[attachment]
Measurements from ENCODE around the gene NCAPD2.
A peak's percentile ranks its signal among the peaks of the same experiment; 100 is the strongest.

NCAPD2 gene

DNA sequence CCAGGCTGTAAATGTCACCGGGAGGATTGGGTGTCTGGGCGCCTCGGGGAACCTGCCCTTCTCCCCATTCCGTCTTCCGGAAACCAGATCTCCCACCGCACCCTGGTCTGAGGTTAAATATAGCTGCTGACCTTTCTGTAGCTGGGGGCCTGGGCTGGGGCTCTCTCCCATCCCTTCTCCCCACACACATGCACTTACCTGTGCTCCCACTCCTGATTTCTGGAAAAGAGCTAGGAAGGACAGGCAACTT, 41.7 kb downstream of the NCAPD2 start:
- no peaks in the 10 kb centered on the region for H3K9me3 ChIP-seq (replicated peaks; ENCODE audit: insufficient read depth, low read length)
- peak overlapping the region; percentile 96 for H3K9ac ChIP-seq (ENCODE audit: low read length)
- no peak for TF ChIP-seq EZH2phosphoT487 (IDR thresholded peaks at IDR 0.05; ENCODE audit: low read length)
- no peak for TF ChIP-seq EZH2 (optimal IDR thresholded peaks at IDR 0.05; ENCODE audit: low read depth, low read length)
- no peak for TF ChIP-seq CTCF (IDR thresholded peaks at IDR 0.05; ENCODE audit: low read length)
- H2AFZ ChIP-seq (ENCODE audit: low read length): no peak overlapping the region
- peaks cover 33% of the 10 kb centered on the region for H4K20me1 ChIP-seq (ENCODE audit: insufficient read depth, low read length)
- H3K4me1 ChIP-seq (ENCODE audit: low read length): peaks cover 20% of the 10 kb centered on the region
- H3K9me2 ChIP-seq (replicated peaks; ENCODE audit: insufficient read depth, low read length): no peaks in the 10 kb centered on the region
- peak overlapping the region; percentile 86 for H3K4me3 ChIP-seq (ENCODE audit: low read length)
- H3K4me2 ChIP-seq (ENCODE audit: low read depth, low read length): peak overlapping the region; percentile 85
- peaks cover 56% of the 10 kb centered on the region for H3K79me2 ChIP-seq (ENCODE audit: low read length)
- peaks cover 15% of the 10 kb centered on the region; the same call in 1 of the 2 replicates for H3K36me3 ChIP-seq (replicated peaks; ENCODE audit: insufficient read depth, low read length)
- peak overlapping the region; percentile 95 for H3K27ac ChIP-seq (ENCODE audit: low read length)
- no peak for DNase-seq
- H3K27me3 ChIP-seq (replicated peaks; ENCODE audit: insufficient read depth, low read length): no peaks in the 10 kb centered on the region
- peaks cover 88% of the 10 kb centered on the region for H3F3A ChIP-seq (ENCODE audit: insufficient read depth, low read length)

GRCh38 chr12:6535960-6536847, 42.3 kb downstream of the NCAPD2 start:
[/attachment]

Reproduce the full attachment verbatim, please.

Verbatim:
Measurements from ENCODE around the gene NCAPD2.
A peak's percentile ranks its signal among the peaks of the same experiment; 100 is the strongest.

NCAPD2 gene

DNA sequence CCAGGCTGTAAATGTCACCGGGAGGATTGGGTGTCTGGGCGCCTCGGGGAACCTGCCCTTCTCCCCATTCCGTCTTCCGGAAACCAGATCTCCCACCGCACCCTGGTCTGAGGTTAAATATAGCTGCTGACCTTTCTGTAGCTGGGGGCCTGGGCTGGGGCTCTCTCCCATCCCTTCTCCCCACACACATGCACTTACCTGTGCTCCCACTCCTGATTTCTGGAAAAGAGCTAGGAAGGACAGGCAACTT, 41.7 kb downstream of the NCAPD2 start:
- no peaks in the 10 kb centered on the region for H3K9me3 ChIP-seq (replicated peaks; ENCODE audit: insufficient read depth, low read length)
- peak overlapping the region; percentile 96 for H3K9ac ChIP-seq (ENCODE audit: low read length)
- no peak for TF ChIP-seq EZH2phosphoT487 (IDR thresholded peaks at IDR 0.05; ENCODE audit: low read length)
- no peak for TF ChIP-seq EZH2 (optimal IDR thresholded peaks at IDR 0.05; ENCODE audit: low read depth, low read length)
- no peak for TF ChIP-seq CTCF (IDR thresholded peaks at IDR 0.05; ENCODE audit: low read length)
- H2AFZ ChIP-seq (ENCODE audit: low read length): no peak overlapping the region
- peaks cover 33% of the 10 kb centered on the region for H4K20me1 ChIP-seq (ENCODE audit: insufficient read depth, low read length)
- H3K4me1 ChIP-seq (ENCODE audit: low read length): peaks cover 20% of the 10 kb centered on the region
- H3K9me2 ChIP-seq (replicated peaks; ENCODE audit: insufficient read depth, low read length): no peaks in the 10 kb centered on the region
- peak overlapping the region; percentile 86 for H3K4me3 ChIP-seq (ENCODE audit: low read length)
- H3K4me2 ChIP-seq (ENCODE audit: low read depth, low read length): peak overlapping the region; percentile 85
- peaks cover 56% of the 10 kb centered on the region for H3K79me2 ChIP-seq (ENCODE audit: low read length)
- peaks cover 15% of the 10 kb centered on the region; the same call in 1 of the 2 replicates for H3K36me3 ChIP-seq (replicated peaks; ENCODE audit: insufficient read depth, low read length)
- peak overlapping the region; percentile 95 for H3K27ac ChIP-seq (ENCODE audit: low read length)
- no peak for DNase-seq
- H3K27me3 ChIP-seq (replicated peaks; ENCODE audit: insufficient read depth, low read length): no peaks in the 10 kb centered on the region
- peaks cover 88% of the 10 kb centered on the region for H3F3A ChIP-seq (ENCODE audit: insufficient read depth, low read length)

GRCh38 chr12:6535960-6536847, 42.3 kb downstream of the NCAPD2 start: